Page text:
Anniversary of a Great Christian Divide

On May 21, 1922 – 100 years ago today – a minister noted for exceptional eloquence ascended the steps into the pulpit to deliver his message. His name was Harry Emerson Fosdick. Though Fosdick was a Baptist, he had for several years served as pastor of the historic First Presbyterian Church in New York City. On this particular Sunday, Fosdick fired a shot that has reverberated for generations. His sermon title: Shall the Fundamentalists Win? And in this message, Fosdick winsomely and systematically hammered away at nearly every distinctly Christian doctrine, musing aloud why Christians must hold to such ideas as the Trinity, the Virgin Birth of Christ, Jesus bodily resurrection, etc. To Fosdick’s mind, those so-called Fundamentalists were too rigid and narrow minded. He proposed that the Church should make room for both those who held to these historic and fundamental doctrines, and for those who held to a more evolved “liberal” or “modernist” view.

It is important to understand that the word “Fundamentalist” had a different connotation then than it does today. In those days of the early 20th Century, a “Fundamentalist” was essentially anyone who held to the fundamental doctrines historically held by Christians of all orthodox traditions. The idea of separation from the world and from anyone who associated with the “worldly”; the prohibitions against dance, drink, card playing, etc. that are most commonly associate with Fundamentalist Christianity today had yet to develop, at least it had not so developed to the degree that these were universally considered distinguishing marks, as they have been since the middle of the 20th Century.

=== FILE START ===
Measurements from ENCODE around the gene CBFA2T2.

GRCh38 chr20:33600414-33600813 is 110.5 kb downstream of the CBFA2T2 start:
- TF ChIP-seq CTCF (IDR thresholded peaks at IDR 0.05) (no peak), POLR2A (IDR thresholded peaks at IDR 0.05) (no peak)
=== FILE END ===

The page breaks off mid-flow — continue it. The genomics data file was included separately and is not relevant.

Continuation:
But Fosdick’s message caused quite the stir. It is considered, by some, to have been the beginning of the Modernist vs Fundamentalist Divide that still exists to this day between Mainline and Evangelical Christians, though the roots of the theological liberalism that Fosdick espoused had been growing increasingly evident for years before this landmark message.

On this 100th year anniversary of Fosdick’s message, The Gospel Coalition has published a series of articles, both revisiting Fosdick and his message and exploring the effects still felt today:

In addition to the articles in TGC, Reformed Faith & Practice, the journal of Reformed Theological Seminary, (the seminary from which I earned my Master of Divinity,) has dedicated the present issue, Volume 7.1, to explore the origins and continuing impact of the Fundamentalist vs Liberal debate and divide. There are ten excellent articles, reflecting both historic and theological perspectives.

Finally, for those interested in this subject, I commend the audio book of J. Gresham Machen’s classic Christianity & Liberalism, published in 1923, in the wake of this debate. The audio book has 7 chapters, and is found on YouTube: Christianity & Liberalism.